Sexual abuse victims urge Club to sign up to national redress scheme

August 31, 2021
Emma Castle

The victims of former tennis coach and convicted sex offender, John Cattle, have spoken about their disappointment with Forrest Tennis Club, which risks losing its funding and status.

The club has to date failed to join the national redress scheme that allows victims of abuse to access government-funded compensation.  

The victims, who wish to remain anonymous, endured a lengthy criminal trial that resulted in the conviction.

In a joint statement, they said: “We are speaking out because Forrest Tennis Club, despite knowing that crimes were committed on their premises more than 30 years ago, and despite a criminal conviction of their contracted coach, has failed to demonstrate any accountability or responsibility.

“This abuse, which began 38 years ago and culminated in a two-year criminal trial, has taken a significant physical, emotional and financial toll on both of us.

“This failure is not only a disincentive to other victims of child sexual abuse. It also indicates a disturbing and prevailing culture within the club with respect to child protection,” said the women.

Forrest Tennis Club
Forrest Tennis Club

Victims of Crime Commissioner Heidi Yates said the club’s stance sent a “disturbing” message to families still involved with the club.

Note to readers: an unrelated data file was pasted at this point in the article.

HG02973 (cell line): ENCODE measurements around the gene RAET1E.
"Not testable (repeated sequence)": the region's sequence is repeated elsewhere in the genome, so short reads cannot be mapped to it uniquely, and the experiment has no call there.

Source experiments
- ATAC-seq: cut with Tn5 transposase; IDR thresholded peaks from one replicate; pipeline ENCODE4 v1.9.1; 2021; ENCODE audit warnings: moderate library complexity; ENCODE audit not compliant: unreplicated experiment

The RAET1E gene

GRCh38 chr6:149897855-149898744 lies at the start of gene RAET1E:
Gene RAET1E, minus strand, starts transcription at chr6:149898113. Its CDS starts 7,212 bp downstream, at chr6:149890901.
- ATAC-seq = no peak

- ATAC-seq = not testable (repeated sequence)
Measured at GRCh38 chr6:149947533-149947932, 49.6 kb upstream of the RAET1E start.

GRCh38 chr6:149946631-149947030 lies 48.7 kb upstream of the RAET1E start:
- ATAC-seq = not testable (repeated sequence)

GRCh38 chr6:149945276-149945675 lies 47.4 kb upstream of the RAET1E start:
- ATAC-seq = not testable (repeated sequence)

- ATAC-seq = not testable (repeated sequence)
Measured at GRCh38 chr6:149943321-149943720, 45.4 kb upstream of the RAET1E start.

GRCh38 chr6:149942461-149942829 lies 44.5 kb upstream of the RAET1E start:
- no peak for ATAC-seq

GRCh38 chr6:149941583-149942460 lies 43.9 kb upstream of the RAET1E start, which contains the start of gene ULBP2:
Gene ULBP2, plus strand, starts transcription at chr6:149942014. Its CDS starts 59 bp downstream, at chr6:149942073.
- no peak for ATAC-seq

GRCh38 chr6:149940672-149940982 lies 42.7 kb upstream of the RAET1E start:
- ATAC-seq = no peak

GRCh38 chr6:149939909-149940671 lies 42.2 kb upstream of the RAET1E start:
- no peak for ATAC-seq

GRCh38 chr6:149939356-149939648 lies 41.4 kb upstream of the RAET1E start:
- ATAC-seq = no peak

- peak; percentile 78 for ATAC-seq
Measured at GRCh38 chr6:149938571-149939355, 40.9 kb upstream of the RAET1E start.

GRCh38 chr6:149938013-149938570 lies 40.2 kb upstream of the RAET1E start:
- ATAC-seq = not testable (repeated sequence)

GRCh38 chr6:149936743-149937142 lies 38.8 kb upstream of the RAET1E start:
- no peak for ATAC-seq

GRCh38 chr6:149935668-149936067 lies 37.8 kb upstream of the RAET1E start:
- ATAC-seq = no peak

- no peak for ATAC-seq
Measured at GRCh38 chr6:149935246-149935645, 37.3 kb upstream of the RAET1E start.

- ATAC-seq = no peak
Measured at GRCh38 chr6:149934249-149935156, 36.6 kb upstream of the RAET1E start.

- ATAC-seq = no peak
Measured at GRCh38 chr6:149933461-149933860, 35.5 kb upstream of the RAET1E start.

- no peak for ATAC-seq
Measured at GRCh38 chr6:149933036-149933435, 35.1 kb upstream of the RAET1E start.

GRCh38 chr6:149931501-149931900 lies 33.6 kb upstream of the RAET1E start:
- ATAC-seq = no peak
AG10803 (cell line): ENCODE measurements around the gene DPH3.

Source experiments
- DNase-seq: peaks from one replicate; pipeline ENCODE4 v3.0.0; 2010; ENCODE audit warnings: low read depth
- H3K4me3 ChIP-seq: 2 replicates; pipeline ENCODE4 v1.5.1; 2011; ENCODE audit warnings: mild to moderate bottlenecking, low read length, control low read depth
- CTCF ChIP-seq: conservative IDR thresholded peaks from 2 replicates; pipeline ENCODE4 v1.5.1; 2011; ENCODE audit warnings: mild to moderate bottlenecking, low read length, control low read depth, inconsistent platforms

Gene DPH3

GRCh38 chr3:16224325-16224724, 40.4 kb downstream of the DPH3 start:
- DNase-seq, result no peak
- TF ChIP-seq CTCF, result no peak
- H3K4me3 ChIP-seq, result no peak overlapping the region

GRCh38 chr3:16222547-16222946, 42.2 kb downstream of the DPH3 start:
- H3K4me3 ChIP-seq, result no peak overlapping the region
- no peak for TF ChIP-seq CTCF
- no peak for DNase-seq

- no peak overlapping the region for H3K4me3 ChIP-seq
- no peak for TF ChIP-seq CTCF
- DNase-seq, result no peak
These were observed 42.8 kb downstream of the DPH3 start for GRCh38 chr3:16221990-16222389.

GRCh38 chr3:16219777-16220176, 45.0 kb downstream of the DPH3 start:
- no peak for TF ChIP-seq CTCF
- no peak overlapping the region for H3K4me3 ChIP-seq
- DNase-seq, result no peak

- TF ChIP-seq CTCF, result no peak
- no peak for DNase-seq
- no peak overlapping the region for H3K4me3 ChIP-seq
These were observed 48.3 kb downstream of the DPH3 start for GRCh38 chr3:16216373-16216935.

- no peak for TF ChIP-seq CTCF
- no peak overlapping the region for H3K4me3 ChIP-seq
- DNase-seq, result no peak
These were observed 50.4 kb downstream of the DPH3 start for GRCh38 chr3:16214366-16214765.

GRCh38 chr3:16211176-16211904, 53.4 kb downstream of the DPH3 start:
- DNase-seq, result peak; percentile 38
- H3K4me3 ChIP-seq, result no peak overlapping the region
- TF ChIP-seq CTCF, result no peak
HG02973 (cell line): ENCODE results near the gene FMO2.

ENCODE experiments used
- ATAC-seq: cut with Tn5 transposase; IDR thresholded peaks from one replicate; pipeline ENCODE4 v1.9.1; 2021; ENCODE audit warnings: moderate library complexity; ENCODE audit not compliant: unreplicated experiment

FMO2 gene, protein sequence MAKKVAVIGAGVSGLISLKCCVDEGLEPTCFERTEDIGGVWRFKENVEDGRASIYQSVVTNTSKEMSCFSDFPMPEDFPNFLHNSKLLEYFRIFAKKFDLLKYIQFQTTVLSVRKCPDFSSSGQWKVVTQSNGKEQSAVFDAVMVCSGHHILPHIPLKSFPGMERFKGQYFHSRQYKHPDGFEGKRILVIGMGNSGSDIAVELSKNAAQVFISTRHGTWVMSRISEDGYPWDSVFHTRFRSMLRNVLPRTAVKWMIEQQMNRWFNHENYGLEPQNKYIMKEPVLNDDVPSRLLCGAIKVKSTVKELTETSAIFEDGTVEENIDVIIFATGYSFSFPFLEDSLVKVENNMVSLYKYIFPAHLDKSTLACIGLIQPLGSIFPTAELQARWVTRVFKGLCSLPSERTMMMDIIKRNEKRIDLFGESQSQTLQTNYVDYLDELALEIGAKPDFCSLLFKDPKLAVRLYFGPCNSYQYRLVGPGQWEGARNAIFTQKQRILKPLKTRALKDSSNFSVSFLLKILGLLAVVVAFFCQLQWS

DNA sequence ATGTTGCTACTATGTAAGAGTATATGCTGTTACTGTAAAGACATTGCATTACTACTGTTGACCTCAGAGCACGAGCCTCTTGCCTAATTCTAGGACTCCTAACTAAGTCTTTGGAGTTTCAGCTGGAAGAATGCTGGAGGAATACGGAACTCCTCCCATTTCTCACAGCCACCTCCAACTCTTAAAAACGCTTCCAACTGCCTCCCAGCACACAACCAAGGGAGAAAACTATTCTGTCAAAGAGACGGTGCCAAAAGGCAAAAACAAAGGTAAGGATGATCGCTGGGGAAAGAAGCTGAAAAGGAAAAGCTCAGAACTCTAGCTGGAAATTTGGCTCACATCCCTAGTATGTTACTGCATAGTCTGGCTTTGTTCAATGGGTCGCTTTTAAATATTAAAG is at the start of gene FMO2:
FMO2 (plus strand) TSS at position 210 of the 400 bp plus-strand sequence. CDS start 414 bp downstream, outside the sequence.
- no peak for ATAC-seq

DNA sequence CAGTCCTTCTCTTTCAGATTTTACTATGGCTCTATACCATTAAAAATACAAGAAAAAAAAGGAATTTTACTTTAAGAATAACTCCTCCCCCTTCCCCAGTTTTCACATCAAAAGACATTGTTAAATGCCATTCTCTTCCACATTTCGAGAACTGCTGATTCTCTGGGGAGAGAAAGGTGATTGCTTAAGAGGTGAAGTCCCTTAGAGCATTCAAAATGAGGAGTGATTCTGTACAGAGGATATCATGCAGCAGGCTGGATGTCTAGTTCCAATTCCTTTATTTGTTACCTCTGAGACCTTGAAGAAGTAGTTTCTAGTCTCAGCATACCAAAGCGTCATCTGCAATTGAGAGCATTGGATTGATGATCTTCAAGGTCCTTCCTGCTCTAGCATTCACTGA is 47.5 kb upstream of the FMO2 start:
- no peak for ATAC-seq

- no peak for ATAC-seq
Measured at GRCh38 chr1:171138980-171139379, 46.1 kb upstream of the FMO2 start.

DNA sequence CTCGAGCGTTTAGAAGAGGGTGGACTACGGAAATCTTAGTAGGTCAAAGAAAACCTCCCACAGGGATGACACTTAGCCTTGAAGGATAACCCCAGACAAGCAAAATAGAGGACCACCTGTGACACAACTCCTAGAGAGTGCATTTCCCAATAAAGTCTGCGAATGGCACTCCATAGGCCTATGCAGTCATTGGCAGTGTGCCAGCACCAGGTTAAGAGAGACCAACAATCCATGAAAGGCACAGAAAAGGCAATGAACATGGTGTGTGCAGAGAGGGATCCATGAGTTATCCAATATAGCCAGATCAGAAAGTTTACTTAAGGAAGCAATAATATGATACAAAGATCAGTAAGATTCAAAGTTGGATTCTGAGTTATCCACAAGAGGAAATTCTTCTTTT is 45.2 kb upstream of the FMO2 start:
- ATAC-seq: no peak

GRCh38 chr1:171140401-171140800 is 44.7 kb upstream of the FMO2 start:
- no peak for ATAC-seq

Yates said Forrest Tennis Club should publicly acknowledge the abuse, implement child-safe measures and sign up for the redress scheme that was set up in response to the Royal Commission into Institutional Responses to Child Sexual Abuse.

A Forrest Tennis Club (FTC) spokesman told the ABC that the club supported the rights of sexual and physical abuse victims and their right to fair compensation.

“Over the past six months, the FTC committee has engaged in good faith with officials from the national redress scheme to better understand the complex process and implications of signing up to the national redress scheme,” he said. 

“However, the committee was not in a position to sign up to the scheme before an NRS-imposed deadline, which led to the Club being publicly named.

“The club has not ruled out joining the scheme, and we will continue to engage constructively with the NRS.

“For legal reasons the club is not able to comment further publicly on this matter.”

In spite of these active negotiations, a failure to sign up to the redress scheme will likely see the club lose access to Commonwealth grant funding and will result in the club losing its charity status.


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